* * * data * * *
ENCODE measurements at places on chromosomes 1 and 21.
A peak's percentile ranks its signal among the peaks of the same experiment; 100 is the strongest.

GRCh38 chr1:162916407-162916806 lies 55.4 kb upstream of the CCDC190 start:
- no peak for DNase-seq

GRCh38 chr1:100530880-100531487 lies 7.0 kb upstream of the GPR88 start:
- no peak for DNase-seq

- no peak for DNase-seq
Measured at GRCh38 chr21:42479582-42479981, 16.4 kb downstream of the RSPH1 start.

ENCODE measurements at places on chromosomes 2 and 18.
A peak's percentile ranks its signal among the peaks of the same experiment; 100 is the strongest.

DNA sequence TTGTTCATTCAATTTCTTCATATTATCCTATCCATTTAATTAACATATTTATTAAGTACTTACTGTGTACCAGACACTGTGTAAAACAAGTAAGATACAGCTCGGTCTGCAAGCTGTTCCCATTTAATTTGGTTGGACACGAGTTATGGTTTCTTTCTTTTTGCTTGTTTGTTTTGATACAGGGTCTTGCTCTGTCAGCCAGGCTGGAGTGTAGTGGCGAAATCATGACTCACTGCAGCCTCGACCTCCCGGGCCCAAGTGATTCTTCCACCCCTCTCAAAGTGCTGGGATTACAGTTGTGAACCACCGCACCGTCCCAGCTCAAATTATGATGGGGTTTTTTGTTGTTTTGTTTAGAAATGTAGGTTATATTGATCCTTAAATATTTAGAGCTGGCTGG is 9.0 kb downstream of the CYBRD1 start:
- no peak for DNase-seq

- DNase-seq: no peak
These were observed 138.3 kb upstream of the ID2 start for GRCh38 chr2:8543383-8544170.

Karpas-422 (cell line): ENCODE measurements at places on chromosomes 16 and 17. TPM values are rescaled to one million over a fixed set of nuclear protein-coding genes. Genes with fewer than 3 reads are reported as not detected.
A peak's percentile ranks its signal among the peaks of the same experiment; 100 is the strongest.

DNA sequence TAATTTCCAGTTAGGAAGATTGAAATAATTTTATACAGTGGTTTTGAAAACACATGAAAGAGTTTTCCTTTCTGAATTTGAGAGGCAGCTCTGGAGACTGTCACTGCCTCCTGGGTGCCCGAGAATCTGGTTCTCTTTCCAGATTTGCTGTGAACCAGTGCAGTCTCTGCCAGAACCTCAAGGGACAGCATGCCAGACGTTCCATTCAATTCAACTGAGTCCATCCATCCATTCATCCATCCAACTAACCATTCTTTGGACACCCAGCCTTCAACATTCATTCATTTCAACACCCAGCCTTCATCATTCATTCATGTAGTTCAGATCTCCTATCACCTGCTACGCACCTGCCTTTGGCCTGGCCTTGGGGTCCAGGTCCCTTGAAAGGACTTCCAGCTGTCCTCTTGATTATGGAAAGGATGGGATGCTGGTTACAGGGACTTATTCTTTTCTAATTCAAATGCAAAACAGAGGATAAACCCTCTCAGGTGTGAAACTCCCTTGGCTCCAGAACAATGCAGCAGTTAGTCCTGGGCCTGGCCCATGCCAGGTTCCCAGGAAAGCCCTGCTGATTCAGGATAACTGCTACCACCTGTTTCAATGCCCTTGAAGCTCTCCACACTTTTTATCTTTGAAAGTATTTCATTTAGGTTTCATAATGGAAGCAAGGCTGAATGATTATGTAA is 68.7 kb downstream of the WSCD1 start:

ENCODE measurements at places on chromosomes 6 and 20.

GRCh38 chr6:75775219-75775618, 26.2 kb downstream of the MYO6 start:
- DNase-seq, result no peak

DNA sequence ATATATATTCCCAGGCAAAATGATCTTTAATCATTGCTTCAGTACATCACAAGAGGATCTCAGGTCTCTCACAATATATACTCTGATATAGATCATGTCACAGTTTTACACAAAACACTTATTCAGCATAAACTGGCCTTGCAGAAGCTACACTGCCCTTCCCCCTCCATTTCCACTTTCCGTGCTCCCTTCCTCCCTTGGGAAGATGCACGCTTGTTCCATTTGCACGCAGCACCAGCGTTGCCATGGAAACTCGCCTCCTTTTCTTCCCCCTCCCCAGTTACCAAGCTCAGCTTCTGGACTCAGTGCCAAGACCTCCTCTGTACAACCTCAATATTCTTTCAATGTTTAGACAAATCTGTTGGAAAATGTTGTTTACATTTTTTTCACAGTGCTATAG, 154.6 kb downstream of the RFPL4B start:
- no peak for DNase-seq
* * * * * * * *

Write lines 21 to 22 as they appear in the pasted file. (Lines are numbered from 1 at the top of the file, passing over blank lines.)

DNA sequence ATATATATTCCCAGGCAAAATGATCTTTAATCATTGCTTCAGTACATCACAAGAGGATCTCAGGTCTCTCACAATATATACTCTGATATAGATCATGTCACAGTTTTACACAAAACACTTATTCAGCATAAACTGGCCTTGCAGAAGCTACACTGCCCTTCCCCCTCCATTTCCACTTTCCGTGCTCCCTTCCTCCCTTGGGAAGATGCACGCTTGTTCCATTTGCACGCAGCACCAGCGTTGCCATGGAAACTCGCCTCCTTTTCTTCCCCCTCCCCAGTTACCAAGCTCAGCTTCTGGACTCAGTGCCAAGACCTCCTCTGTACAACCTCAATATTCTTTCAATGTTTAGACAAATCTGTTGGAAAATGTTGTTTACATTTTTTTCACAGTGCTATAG, 154.6 kb downstream of the RFPL4B start:
- no peak for DNase-seq